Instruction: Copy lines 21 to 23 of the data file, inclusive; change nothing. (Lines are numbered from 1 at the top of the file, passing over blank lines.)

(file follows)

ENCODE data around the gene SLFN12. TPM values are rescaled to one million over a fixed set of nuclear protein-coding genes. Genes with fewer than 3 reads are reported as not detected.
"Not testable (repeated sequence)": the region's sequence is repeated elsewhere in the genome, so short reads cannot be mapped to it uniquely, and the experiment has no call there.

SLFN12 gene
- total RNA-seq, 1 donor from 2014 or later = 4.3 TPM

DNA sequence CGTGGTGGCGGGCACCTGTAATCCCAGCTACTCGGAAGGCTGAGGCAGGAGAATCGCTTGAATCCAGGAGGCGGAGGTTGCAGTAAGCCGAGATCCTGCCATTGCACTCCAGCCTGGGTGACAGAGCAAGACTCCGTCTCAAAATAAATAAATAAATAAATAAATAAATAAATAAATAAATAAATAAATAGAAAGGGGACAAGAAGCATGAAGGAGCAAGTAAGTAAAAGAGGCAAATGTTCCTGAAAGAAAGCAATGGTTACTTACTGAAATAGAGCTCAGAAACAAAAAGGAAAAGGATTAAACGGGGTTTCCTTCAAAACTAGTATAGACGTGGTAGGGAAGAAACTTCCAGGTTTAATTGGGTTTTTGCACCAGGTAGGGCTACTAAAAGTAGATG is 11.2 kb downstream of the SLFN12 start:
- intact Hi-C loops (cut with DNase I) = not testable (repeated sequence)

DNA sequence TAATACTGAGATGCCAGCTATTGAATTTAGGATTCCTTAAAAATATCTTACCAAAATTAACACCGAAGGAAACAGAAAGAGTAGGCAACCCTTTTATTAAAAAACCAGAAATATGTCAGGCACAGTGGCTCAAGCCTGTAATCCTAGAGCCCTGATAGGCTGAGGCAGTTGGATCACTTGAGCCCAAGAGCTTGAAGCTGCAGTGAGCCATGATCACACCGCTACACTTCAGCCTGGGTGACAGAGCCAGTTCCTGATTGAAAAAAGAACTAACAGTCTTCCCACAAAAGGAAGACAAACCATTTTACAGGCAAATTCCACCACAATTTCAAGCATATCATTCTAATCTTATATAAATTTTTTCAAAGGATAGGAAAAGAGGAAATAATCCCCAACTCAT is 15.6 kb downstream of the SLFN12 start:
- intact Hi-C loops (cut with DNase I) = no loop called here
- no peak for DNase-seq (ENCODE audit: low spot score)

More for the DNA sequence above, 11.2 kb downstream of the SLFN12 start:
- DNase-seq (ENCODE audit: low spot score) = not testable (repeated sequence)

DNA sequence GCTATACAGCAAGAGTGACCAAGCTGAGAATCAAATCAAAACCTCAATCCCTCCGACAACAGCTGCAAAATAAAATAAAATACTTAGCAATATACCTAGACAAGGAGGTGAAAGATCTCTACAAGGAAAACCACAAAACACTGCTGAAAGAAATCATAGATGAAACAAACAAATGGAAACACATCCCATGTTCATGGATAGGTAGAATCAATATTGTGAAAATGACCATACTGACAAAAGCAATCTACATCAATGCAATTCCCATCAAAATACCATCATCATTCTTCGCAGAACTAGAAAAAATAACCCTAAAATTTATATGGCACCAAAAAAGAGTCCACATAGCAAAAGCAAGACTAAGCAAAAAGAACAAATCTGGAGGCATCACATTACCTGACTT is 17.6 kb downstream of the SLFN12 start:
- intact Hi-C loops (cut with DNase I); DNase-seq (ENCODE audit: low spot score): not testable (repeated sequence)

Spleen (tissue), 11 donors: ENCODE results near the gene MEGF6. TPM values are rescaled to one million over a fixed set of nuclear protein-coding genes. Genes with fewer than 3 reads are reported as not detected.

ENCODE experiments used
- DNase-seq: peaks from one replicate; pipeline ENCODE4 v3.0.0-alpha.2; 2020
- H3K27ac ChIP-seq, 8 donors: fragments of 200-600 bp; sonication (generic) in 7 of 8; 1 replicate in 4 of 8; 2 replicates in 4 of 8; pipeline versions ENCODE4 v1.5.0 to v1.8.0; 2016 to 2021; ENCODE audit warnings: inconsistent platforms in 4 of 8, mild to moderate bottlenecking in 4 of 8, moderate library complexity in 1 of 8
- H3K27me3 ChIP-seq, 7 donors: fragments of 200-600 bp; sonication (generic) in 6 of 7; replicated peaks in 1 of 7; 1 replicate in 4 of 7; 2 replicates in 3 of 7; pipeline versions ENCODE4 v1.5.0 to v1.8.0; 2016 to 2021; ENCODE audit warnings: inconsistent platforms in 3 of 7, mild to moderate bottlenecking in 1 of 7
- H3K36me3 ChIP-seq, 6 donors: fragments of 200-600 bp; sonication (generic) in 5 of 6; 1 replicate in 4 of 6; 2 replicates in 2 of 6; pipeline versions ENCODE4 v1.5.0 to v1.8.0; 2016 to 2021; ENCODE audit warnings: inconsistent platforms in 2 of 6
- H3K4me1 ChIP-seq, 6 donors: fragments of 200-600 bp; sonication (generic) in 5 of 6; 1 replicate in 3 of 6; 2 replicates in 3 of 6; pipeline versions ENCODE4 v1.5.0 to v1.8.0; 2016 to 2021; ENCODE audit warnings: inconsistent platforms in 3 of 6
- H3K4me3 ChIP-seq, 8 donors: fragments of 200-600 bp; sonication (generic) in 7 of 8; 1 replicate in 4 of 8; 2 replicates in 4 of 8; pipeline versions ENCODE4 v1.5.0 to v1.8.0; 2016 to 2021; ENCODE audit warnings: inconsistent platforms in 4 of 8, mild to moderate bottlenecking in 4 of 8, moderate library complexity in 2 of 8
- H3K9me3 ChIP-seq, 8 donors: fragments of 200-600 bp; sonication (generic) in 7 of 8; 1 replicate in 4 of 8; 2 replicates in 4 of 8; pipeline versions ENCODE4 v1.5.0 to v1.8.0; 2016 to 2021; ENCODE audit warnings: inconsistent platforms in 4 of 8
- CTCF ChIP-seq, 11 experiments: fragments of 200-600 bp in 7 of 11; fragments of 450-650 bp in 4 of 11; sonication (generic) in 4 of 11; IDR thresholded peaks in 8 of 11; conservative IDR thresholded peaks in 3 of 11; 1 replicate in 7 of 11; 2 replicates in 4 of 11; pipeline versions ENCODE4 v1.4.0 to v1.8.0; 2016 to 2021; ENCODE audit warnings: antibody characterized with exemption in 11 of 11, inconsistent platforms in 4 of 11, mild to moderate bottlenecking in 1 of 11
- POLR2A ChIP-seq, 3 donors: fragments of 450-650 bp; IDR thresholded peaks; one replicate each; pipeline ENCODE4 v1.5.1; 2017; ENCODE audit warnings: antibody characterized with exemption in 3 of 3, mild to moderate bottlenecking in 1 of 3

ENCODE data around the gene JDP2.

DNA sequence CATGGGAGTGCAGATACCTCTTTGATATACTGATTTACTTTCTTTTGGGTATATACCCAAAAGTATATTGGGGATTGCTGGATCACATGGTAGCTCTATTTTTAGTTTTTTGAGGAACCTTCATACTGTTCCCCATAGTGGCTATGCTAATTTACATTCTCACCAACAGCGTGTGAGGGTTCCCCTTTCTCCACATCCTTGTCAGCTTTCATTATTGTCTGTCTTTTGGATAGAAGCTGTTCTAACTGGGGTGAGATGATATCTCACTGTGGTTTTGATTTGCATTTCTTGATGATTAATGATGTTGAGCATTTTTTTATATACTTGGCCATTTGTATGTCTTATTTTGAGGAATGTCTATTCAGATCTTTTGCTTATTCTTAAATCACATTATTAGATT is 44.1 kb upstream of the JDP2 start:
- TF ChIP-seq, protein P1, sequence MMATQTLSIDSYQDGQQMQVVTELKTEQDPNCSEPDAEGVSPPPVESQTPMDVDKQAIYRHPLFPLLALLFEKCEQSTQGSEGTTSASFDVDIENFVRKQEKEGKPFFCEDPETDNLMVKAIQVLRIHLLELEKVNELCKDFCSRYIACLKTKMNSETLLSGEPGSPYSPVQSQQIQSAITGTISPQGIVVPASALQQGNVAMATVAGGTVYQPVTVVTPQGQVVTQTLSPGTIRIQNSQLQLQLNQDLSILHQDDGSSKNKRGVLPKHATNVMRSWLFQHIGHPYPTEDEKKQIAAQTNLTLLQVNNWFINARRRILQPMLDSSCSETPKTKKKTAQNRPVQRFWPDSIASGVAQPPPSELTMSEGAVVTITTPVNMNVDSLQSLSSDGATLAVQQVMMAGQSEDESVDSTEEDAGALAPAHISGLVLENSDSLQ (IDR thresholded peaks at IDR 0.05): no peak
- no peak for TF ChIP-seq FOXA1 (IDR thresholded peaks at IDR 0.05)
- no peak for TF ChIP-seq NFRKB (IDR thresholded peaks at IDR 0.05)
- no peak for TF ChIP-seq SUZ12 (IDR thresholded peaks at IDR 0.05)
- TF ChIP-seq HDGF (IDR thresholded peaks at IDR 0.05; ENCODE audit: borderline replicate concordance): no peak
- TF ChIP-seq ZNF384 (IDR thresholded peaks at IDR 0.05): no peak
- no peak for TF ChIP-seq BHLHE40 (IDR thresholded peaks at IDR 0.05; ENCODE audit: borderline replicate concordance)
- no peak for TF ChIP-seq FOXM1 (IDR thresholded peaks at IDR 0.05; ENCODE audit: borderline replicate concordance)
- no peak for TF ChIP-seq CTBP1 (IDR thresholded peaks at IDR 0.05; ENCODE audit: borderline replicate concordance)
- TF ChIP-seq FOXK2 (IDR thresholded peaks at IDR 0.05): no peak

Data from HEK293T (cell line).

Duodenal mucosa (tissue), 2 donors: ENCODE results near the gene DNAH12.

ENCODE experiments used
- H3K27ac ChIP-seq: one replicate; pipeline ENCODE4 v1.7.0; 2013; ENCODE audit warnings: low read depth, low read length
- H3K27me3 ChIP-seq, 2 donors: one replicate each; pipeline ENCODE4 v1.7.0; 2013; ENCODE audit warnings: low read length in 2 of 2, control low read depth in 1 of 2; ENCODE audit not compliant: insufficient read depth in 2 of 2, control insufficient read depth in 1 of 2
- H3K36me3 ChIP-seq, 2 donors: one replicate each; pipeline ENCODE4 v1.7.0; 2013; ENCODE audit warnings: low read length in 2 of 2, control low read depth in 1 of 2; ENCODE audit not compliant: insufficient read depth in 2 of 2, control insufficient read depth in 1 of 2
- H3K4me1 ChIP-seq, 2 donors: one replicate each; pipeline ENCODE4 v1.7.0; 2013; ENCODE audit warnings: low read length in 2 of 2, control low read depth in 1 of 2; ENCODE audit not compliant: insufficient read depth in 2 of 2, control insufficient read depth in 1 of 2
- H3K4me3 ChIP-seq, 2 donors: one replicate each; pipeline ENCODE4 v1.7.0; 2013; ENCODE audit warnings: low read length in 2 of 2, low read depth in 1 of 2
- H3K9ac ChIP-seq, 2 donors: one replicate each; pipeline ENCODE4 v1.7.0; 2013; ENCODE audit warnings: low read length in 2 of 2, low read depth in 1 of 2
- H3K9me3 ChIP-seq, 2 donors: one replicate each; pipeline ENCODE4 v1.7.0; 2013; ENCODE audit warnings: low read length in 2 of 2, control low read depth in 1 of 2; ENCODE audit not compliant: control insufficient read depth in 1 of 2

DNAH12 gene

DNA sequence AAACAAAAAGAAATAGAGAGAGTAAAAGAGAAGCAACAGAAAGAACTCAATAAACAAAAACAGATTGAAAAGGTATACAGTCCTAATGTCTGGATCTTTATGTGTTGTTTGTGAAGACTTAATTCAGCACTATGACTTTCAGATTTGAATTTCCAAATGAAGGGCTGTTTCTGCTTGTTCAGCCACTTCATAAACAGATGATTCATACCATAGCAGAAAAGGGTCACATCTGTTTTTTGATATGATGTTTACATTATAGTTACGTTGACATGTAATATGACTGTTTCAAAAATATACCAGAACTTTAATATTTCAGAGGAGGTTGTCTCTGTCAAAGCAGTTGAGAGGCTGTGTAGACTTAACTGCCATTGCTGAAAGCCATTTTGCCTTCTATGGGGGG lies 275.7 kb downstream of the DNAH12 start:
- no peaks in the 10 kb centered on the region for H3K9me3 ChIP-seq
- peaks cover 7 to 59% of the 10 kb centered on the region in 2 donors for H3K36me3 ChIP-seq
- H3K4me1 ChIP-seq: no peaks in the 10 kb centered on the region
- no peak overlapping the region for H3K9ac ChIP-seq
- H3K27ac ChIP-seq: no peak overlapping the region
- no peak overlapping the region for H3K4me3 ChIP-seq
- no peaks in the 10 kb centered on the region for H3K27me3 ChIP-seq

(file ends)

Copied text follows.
- H3K4me3 ChIP-seq, 8 donors: fragments of 200-600 bp; sonication (generic) in 7 of 8; 1 replicate in 4 of 8; 2 replicates in 4 of 8; pipeline versions ENCODE4 v1.5.0 to v1.8.0; 2016 to 2021; ENCODE audit warnings: inconsistent platforms in 4 of 8, mild to moderate bottlenecking in 4 of 8, moderate library complexity in 2 of 8
- H3K9me3 ChIP-seq, 8 donors: fragments of 200-600 bp; sonication (generic) in 7 of 8; 1 replicate in 4 of 8; 2 replicates in 4 of 8; pipeline versions ENCODE4 v1.5.0 to v1.8.0; 2016 to 2021; ENCODE audit warnings: inconsistent platforms in 4 of 8
- CTCF ChIP-seq, 11 experiments: fragments of 200-600 bp in 7 of 11; fragments of 450-650 bp in 4 of 11; sonication (generic) in 4 of 11; IDR thresholded peaks in 8 of 11; conservative IDR thresholded peaks in 3 of 11; 1 replicate in 7 of 11; 2 replicates in 4 of 11; pipeline versions ENCODE4 v1.4.0 to v1.8.0; 2016 to 2021; ENCODE audit warnings: antibody characterized with exemption in 11 of 11, inconsistent platforms in 4 of 11, mild to moderate bottlenecking in 1 of 11